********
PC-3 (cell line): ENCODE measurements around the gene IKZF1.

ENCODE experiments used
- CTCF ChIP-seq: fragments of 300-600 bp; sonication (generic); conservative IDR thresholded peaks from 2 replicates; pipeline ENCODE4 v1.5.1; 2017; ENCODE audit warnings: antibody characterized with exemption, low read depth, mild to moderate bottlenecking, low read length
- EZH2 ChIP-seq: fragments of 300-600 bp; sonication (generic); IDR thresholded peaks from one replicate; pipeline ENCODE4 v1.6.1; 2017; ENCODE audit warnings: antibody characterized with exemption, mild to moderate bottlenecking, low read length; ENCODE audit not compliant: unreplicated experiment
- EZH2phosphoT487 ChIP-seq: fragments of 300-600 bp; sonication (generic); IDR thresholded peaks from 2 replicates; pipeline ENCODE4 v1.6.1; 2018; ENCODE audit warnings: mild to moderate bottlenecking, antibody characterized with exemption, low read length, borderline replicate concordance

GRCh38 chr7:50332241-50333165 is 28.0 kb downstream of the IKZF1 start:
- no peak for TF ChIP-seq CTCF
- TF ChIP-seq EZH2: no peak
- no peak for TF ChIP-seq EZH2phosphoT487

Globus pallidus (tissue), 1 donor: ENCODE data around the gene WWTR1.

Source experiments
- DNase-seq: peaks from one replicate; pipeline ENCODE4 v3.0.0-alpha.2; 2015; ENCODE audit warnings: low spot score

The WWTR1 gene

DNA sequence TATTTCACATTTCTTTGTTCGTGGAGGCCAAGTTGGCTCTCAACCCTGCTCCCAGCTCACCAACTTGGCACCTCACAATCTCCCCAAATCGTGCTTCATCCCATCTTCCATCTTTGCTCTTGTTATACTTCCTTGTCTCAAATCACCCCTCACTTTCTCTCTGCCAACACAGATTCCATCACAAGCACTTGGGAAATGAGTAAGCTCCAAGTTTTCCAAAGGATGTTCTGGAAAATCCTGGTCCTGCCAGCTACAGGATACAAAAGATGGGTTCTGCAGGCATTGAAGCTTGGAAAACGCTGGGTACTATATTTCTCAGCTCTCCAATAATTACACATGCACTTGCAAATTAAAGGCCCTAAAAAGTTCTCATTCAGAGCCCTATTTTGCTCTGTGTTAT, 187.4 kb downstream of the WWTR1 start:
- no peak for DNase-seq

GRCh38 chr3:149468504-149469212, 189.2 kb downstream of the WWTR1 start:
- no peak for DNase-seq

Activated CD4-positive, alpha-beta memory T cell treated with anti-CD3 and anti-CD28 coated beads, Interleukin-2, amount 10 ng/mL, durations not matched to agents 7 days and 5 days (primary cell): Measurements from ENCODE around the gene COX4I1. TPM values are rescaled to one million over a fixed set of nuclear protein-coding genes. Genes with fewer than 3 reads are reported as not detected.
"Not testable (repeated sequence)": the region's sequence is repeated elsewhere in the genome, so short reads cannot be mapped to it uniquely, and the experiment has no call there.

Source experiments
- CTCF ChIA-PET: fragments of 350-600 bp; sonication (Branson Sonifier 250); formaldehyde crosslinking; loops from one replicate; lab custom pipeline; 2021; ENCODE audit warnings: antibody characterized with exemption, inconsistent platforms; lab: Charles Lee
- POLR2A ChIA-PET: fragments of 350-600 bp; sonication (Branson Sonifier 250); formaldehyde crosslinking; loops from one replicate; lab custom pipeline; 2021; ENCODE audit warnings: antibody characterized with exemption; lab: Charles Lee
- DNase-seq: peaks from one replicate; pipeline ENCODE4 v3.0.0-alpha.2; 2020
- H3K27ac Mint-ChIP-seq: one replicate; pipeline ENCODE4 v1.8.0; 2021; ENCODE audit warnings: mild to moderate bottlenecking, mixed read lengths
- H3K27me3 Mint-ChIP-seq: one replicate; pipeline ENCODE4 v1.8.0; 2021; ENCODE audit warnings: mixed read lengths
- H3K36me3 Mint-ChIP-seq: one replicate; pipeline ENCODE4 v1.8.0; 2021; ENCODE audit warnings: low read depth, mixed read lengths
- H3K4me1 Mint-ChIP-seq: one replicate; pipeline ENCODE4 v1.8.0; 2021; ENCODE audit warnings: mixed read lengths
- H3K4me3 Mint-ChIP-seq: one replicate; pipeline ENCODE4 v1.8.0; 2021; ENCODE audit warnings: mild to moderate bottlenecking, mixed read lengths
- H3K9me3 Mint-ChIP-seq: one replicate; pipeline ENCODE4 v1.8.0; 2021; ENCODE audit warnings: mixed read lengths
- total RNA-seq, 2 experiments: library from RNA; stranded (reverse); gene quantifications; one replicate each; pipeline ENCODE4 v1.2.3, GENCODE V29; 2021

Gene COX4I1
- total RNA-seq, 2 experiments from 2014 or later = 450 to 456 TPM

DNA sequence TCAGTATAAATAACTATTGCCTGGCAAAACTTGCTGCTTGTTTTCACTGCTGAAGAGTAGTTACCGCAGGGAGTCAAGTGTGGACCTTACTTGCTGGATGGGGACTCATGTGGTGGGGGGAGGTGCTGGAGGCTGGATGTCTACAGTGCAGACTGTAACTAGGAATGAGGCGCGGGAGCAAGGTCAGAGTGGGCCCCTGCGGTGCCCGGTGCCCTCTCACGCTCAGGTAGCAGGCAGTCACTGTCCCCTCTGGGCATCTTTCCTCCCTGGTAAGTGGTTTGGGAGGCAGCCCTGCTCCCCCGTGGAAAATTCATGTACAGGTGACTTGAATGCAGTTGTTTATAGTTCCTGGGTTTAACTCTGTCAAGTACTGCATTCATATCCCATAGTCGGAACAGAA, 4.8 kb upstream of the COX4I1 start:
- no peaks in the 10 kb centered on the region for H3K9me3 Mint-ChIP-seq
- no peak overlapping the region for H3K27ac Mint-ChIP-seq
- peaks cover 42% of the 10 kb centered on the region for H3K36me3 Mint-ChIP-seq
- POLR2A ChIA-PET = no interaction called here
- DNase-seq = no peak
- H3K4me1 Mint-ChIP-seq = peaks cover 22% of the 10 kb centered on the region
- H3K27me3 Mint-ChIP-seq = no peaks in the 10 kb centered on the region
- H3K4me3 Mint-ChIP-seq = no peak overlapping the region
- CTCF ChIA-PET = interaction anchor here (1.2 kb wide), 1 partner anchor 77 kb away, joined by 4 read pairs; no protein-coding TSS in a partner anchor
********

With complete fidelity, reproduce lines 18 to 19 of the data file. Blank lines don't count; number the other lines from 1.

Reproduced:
Activated CD4-positive, alpha-beta memory T cell treated with anti-CD3 and anti-CD28 coated beads, Interleukin-2, amount 10 ng/mL, durations not matched to agents 7 days and 5 days (primary cell): Measurements from ENCODE around the gene COX4I1. TPM values are rescaled to one million over a fixed set of nuclear protein-coding genes. Genes with fewer than 3 reads are reported as not detected.
"Not testable (repeated sequence)": the region's sequence is repeated elsewhere in the genome, so short reads cannot be mapped to it uniquely, and the experiment has no call there.